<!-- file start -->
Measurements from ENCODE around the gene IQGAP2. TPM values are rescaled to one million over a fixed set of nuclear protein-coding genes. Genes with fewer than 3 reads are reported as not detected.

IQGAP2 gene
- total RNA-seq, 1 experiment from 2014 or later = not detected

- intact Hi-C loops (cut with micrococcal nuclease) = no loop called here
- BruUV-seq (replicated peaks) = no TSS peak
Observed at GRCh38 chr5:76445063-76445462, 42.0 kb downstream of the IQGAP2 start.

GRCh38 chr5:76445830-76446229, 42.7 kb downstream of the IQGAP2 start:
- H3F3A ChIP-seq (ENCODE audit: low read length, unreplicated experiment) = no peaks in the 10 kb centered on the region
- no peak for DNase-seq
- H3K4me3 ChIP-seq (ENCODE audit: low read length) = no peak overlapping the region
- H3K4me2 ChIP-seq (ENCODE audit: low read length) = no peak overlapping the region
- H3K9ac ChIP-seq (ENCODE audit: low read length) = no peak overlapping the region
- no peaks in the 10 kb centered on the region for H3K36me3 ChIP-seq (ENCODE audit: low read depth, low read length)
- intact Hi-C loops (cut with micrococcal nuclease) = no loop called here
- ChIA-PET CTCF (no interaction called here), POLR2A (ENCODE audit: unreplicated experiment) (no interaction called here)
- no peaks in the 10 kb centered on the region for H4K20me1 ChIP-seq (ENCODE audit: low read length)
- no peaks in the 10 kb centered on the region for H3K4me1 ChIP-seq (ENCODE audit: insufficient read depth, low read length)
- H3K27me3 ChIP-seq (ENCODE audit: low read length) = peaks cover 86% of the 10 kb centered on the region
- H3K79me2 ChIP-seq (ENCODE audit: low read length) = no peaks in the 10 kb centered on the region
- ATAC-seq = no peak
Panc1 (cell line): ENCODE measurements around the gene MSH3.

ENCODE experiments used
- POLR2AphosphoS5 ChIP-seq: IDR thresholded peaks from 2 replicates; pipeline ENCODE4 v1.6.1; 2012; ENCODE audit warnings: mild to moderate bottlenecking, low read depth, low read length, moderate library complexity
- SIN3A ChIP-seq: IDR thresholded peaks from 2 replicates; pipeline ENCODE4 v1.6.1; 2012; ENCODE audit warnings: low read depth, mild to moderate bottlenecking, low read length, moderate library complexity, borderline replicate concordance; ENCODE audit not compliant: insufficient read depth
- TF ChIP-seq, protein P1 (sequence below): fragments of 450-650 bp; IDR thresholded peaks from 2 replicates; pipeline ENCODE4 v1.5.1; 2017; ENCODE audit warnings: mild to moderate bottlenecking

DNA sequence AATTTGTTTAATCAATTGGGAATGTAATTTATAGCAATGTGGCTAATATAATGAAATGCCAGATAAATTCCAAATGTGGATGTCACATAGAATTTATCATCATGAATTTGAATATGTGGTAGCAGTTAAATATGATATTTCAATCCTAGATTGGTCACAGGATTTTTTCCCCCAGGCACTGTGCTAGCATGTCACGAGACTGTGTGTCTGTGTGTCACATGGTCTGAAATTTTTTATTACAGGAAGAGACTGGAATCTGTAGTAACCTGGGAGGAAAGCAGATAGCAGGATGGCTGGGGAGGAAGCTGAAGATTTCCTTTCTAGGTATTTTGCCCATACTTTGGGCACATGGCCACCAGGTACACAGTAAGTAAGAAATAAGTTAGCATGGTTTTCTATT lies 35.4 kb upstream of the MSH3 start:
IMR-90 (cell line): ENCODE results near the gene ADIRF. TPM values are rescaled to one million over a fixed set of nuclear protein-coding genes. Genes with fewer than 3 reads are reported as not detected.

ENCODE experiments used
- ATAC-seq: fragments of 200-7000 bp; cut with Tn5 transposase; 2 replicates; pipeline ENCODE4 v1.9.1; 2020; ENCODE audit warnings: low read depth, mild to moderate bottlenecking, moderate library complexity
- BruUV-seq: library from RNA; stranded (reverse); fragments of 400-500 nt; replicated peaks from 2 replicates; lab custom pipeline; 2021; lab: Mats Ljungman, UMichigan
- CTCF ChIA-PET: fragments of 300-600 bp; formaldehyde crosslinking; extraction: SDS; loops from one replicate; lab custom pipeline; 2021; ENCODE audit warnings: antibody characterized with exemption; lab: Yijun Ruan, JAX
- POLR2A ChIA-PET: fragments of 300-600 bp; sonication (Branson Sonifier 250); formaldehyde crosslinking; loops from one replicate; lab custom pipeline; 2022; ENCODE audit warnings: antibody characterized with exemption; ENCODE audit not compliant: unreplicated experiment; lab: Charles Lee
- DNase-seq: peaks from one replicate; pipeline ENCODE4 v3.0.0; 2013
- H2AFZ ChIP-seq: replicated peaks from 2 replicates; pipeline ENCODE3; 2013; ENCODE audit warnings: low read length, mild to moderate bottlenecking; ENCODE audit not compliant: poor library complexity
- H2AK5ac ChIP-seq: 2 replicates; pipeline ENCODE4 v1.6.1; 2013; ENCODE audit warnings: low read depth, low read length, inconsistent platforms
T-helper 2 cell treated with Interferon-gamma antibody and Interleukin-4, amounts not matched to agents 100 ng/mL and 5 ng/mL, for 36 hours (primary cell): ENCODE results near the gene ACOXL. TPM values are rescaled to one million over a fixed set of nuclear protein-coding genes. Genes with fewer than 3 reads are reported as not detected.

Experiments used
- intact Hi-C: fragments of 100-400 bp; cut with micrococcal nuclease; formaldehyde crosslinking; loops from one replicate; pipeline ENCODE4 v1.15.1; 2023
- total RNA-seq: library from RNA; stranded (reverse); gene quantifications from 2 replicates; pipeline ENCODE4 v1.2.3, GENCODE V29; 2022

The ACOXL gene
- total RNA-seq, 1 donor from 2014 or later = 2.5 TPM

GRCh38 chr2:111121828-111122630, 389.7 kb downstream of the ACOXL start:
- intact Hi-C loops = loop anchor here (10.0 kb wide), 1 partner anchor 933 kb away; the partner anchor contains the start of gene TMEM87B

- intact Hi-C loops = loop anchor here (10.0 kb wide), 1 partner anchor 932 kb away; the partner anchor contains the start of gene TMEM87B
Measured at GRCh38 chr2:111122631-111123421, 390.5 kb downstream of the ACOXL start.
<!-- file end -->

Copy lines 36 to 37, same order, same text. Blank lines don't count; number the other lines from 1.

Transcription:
T-helper 2 cell treated with Interferon-gamma antibody and Interleukin-4, amounts not matched to agents 100 ng/mL and 5 ng/mL, for 36 hours (primary cell): ENCODE results near the gene ACOXL. TPM values are rescaled to one million over a fixed set of nuclear protein-coding genes. Genes with fewer than 3 reads are reported as not detected.

Experiments used